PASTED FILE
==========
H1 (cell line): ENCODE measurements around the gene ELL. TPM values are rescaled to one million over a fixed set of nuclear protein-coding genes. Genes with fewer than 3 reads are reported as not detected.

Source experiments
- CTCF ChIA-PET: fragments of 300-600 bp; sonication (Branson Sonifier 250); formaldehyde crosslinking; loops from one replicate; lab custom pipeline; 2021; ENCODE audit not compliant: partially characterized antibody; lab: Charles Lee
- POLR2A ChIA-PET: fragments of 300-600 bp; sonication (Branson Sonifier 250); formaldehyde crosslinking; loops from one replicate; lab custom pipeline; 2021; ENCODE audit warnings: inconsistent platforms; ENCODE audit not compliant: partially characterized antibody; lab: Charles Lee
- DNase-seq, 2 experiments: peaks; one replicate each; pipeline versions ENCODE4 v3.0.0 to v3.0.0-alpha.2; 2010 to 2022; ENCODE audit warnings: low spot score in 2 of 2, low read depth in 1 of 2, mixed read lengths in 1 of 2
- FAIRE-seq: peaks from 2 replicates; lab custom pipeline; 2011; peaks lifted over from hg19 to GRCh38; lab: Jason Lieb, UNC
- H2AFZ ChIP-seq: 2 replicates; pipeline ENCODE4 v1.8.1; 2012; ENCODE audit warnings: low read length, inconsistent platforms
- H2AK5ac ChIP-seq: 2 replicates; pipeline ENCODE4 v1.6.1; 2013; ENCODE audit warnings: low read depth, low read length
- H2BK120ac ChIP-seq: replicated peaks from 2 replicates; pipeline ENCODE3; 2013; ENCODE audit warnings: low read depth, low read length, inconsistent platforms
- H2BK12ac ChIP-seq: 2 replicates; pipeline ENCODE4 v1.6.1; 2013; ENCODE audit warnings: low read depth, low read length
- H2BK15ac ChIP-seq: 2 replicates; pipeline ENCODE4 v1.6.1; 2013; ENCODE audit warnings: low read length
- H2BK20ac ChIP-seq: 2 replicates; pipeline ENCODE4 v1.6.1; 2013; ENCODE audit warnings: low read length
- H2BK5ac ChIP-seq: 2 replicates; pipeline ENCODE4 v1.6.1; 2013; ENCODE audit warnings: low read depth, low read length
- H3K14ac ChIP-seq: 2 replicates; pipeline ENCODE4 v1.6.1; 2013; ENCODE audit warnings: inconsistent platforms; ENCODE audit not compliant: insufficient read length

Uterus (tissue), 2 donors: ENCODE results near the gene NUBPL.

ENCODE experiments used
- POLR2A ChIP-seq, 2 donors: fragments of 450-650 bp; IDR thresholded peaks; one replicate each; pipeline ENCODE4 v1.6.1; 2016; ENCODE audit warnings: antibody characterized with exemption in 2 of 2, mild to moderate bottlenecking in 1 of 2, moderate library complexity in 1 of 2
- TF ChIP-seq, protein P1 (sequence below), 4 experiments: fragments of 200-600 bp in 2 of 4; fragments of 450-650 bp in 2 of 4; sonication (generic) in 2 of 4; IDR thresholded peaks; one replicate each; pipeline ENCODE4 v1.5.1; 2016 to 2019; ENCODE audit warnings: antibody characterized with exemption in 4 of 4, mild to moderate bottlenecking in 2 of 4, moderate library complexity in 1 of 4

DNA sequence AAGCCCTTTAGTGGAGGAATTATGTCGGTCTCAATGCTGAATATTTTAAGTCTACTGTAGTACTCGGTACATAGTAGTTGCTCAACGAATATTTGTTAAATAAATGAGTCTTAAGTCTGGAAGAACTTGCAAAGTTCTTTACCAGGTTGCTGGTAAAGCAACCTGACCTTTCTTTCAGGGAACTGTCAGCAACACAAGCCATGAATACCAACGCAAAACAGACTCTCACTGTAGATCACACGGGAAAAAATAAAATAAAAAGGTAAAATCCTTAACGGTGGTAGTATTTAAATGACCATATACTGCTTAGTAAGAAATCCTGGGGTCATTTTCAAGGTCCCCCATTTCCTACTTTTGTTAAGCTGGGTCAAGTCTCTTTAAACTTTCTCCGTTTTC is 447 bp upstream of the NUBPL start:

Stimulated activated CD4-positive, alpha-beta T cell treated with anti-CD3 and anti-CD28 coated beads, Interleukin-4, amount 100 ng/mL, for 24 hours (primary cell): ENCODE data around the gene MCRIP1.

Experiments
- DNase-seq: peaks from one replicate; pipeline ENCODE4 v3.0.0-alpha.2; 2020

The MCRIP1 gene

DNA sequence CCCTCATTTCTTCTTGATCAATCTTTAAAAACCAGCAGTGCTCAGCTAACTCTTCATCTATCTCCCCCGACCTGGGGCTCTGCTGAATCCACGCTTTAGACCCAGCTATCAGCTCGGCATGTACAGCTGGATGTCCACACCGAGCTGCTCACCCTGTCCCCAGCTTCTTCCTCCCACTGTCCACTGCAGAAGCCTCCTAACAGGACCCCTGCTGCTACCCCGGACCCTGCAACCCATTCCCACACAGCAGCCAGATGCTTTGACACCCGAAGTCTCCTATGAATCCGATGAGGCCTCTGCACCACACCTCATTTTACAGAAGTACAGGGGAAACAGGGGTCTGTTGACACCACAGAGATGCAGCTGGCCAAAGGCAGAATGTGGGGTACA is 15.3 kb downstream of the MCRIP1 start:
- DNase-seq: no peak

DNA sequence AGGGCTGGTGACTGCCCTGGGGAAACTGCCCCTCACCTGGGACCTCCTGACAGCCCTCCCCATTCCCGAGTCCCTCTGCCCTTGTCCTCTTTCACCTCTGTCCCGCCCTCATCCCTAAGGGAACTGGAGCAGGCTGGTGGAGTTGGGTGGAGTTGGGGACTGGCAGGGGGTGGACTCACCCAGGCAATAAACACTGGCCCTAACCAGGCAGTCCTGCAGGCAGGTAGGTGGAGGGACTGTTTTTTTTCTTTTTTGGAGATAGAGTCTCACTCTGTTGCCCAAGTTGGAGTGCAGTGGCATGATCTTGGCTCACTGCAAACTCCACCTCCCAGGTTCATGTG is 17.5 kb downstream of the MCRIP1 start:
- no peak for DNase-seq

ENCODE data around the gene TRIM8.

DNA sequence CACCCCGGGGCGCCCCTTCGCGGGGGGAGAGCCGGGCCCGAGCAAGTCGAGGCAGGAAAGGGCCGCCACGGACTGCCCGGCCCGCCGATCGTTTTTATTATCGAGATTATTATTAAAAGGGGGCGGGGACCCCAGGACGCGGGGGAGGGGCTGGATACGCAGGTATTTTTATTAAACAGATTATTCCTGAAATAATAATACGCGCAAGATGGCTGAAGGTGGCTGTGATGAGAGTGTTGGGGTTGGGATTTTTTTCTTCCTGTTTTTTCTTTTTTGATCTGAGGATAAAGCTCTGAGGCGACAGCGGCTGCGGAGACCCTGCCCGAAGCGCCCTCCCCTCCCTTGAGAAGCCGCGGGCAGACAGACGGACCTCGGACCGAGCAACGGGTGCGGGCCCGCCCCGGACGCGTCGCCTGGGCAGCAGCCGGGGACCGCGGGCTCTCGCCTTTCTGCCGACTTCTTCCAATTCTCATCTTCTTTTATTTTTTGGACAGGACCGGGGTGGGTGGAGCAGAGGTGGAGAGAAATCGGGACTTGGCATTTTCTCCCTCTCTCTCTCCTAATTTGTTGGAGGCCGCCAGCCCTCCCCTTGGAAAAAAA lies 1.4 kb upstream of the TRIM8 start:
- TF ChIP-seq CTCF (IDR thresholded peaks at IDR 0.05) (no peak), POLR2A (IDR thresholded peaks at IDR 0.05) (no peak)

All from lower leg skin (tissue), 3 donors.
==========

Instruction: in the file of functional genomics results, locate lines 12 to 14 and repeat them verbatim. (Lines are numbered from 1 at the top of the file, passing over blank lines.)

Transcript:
- H2BK20ac ChIP-seq: 2 replicates; pipeline ENCODE4 v1.6.1; 2013; ENCODE audit warnings: low read length
- H2BK5ac ChIP-seq: 2 replicates; pipeline ENCODE4 v1.6.1; 2013; ENCODE audit warnings: low read depth, low read length
- H3K14ac ChIP-seq: 2 replicates; pipeline ENCODE4 v1.6.1; 2013; ENCODE audit warnings: inconsistent platforms; ENCODE audit not compliant: insufficient read length